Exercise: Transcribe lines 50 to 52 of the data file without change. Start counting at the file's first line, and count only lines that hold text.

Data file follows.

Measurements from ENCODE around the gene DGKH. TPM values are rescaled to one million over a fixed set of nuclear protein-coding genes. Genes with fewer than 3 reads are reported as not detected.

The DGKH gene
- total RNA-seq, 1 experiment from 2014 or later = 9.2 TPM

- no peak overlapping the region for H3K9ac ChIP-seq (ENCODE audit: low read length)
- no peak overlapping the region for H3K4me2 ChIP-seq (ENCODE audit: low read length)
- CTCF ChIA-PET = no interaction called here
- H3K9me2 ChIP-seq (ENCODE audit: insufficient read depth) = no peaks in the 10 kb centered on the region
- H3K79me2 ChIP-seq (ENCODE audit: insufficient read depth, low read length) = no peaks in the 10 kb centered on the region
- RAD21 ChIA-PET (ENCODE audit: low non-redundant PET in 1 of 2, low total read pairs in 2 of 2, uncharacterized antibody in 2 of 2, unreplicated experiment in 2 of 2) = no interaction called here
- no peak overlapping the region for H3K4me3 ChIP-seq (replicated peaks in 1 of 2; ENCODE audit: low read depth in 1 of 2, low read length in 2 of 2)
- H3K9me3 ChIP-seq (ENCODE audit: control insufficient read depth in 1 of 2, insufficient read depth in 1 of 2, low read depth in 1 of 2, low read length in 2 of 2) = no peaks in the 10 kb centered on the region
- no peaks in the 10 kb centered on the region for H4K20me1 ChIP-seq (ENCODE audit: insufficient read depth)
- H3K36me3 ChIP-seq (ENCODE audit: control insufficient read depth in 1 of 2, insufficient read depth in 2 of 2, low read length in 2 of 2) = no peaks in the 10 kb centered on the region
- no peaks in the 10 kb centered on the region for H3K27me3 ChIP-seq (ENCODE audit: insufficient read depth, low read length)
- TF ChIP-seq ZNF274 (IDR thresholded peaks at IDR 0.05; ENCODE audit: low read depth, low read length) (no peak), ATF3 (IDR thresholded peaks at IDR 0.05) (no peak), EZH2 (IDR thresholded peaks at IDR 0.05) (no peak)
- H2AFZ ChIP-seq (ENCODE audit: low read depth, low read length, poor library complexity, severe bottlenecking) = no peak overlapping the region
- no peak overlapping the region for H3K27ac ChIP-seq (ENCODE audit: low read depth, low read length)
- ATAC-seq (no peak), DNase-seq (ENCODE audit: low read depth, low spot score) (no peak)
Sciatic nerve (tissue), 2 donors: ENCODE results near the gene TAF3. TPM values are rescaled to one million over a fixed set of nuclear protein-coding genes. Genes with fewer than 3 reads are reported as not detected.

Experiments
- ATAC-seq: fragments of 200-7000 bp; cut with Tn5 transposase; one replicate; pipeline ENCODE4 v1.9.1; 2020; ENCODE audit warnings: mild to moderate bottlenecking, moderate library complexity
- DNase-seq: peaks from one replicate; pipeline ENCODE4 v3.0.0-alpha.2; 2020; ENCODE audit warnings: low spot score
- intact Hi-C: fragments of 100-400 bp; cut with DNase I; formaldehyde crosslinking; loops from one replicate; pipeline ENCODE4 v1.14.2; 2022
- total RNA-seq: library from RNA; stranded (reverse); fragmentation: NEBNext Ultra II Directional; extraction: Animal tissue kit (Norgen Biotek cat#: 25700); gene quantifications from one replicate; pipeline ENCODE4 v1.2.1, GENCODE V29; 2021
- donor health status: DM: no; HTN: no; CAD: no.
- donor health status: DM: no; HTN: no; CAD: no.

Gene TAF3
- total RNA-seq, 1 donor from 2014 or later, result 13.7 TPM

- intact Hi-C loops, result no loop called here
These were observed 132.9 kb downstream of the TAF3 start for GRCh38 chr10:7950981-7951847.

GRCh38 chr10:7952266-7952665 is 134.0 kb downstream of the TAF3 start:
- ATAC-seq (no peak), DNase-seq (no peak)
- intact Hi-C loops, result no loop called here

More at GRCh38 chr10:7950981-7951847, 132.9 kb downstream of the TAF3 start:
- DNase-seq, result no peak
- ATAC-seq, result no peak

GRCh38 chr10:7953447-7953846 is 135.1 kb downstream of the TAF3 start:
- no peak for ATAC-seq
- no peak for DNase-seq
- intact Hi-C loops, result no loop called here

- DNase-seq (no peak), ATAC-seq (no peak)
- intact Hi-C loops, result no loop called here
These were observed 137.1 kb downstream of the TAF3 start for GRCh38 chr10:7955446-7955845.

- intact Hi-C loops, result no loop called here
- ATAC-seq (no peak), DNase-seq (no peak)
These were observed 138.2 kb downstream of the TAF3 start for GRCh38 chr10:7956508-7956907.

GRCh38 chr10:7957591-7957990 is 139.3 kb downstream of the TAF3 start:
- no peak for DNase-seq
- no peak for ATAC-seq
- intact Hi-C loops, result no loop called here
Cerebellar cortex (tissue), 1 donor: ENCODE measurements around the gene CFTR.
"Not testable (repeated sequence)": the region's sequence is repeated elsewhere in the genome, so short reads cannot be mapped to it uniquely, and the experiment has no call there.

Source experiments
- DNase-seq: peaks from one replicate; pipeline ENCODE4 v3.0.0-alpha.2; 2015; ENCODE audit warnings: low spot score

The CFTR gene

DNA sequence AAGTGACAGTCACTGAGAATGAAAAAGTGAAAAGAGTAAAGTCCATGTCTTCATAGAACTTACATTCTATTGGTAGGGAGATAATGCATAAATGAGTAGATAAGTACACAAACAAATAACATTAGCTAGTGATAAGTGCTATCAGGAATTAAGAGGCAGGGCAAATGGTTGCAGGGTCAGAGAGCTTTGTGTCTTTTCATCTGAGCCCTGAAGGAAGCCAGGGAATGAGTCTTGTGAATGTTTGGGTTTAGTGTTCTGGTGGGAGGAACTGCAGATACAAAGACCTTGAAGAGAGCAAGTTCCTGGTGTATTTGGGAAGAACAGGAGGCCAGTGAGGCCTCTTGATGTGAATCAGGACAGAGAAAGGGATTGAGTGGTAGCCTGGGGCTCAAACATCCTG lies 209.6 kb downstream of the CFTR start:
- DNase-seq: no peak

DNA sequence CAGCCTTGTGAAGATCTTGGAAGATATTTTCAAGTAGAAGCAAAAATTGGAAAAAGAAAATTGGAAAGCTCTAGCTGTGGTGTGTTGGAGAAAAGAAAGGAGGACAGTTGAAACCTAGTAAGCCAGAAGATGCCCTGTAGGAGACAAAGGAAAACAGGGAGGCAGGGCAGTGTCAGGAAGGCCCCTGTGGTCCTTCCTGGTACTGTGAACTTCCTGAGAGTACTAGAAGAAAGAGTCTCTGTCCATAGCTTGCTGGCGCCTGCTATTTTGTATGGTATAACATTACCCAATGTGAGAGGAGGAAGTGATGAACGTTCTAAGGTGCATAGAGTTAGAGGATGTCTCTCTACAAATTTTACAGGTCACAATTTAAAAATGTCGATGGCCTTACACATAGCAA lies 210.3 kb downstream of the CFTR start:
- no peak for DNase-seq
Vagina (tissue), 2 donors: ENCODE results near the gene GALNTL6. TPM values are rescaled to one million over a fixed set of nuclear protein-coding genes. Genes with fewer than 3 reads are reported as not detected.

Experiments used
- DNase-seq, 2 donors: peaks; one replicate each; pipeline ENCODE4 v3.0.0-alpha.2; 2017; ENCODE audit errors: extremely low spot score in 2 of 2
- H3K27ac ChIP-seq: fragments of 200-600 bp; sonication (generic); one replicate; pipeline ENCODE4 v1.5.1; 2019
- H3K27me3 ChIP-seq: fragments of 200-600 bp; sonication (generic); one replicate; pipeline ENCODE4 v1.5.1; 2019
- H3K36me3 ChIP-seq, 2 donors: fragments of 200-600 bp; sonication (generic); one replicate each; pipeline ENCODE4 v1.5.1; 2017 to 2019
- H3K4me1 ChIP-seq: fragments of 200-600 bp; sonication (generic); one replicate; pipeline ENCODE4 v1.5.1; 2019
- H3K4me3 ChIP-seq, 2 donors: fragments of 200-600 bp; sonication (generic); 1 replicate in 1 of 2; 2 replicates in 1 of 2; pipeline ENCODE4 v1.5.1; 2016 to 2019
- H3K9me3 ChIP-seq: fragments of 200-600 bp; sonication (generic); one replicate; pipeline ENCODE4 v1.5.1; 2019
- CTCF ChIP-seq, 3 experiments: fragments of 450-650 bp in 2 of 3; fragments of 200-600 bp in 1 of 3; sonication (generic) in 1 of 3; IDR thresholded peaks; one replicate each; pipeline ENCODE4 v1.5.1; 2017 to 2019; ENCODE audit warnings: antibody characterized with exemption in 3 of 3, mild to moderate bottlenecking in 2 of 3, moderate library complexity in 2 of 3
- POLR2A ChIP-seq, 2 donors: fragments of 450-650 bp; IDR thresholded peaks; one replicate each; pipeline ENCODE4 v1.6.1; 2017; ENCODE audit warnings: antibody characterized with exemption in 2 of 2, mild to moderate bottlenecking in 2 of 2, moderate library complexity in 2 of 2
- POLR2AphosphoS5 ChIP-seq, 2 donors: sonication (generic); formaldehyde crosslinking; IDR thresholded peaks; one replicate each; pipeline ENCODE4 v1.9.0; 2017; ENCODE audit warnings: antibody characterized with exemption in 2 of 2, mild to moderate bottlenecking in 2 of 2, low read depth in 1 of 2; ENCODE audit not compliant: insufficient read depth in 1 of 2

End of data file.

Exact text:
- intact Hi-C loops, result no loop called here
Cerebellar cortex (tissue), 1 donor: ENCODE measurements around the gene CFTR.
"Not testable (repeated sequence)": the region's sequence is repeated elsewhere in the genome, so short reads cannot be mapped to it uniquely, and the experiment has no call there.